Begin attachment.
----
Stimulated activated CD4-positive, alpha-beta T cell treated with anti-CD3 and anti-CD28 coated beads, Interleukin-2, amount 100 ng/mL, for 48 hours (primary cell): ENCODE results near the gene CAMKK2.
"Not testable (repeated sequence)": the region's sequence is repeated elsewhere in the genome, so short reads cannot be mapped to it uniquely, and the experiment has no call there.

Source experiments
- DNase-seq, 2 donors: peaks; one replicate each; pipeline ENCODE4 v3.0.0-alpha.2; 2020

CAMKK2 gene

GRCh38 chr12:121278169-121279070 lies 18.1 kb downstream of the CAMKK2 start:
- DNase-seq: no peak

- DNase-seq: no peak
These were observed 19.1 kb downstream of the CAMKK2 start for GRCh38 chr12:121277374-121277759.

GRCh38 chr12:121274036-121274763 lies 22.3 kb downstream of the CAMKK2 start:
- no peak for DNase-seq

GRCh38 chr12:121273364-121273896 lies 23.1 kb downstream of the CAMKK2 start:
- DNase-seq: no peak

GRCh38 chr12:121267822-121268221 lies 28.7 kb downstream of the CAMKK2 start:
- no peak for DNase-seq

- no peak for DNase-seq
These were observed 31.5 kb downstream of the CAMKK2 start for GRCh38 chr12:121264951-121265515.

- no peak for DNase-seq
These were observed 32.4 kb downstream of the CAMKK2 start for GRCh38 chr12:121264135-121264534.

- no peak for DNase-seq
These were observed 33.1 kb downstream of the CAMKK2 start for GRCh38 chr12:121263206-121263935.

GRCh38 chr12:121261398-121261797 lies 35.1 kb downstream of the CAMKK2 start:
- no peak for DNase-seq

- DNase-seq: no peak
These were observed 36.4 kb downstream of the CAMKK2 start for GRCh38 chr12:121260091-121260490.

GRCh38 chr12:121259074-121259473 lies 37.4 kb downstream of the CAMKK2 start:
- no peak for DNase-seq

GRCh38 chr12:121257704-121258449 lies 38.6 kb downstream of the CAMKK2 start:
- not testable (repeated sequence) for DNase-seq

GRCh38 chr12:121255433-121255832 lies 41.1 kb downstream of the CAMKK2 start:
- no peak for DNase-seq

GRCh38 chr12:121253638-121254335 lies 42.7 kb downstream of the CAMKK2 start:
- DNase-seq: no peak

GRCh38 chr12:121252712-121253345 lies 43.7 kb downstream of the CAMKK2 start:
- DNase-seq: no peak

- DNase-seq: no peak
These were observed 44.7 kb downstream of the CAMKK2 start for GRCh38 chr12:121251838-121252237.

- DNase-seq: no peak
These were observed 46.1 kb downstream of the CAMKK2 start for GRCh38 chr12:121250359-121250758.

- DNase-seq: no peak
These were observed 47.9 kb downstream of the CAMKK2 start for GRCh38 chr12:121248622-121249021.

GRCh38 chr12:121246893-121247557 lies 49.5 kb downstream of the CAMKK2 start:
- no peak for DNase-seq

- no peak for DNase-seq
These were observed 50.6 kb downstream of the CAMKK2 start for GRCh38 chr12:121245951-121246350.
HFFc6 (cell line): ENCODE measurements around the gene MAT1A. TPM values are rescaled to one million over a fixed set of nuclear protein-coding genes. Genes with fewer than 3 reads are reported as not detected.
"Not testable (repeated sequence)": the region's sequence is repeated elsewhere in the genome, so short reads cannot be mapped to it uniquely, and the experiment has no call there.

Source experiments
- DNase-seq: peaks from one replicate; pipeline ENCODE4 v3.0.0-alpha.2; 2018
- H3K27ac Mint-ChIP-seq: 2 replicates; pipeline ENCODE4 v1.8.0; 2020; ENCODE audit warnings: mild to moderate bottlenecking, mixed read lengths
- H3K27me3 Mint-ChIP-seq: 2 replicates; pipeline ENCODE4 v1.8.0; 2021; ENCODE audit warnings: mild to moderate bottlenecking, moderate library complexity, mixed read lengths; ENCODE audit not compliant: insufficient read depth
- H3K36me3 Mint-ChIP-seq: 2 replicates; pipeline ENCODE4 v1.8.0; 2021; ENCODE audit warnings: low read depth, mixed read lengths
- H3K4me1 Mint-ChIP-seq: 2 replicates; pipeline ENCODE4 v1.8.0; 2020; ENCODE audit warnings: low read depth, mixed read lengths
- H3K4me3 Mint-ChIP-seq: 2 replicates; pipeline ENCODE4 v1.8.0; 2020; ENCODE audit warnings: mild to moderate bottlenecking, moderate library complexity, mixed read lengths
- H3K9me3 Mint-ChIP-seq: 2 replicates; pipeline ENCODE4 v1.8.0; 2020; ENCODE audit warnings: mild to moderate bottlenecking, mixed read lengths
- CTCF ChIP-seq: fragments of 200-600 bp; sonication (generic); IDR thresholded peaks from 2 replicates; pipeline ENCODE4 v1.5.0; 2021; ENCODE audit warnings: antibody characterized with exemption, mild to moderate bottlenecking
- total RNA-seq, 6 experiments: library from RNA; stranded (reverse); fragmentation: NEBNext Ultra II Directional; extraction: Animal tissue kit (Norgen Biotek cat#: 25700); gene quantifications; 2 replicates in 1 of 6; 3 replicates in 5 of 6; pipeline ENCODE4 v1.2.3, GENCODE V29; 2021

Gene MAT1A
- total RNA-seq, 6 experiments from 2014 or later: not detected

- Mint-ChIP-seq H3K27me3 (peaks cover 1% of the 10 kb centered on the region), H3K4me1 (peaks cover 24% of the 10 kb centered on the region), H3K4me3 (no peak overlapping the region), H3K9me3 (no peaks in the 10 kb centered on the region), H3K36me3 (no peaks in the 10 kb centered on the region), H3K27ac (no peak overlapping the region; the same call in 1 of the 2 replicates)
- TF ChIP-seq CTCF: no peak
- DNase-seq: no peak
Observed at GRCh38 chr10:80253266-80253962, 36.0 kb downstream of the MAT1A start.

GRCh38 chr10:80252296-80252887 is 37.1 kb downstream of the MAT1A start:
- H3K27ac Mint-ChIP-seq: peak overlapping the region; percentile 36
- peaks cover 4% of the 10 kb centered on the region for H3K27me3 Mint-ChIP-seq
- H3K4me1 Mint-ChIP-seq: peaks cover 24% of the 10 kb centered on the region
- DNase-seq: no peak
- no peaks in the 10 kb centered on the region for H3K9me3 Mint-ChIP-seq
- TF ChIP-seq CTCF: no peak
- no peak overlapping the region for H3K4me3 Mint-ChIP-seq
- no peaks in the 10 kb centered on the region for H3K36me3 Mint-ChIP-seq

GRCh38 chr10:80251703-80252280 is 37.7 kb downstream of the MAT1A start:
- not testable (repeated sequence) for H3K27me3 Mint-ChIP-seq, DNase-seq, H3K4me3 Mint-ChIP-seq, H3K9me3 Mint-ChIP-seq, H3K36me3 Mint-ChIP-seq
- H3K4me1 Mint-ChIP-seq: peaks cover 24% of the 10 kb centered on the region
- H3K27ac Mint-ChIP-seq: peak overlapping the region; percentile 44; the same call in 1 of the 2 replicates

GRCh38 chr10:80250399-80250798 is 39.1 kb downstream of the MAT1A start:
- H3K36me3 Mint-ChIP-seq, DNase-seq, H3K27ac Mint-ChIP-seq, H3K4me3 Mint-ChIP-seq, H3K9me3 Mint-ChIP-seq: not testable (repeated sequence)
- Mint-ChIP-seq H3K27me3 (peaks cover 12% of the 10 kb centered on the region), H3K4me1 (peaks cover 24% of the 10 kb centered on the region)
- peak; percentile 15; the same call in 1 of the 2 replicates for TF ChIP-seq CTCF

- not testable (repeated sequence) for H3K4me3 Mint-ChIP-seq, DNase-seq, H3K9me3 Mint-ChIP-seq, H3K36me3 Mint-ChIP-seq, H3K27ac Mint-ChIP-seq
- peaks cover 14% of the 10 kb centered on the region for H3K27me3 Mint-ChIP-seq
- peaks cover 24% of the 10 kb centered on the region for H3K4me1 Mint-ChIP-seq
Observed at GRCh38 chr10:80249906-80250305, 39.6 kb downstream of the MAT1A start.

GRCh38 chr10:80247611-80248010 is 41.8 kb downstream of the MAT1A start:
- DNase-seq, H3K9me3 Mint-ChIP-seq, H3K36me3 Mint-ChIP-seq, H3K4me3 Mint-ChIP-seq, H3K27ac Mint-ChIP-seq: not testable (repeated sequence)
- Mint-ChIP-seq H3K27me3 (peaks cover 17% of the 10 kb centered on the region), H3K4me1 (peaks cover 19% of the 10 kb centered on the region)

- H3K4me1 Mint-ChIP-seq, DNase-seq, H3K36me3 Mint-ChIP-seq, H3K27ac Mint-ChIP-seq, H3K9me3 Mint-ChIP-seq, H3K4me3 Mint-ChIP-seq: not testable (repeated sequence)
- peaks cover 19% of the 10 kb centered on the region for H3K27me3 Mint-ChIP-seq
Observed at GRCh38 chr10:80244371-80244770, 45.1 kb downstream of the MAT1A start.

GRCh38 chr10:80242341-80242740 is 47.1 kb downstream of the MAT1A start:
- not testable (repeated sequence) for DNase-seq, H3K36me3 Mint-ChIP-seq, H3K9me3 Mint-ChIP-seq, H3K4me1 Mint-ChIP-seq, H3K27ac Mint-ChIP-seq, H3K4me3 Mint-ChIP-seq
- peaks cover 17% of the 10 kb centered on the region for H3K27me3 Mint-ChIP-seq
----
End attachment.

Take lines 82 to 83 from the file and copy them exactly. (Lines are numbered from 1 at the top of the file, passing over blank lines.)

- peaks cover 14% of the 10 kb centered on the region for H3K27me3 Mint-ChIP-seq
- peaks cover 24% of the 10 kb centered on the region for H3K4me1 Mint-ChIP-seq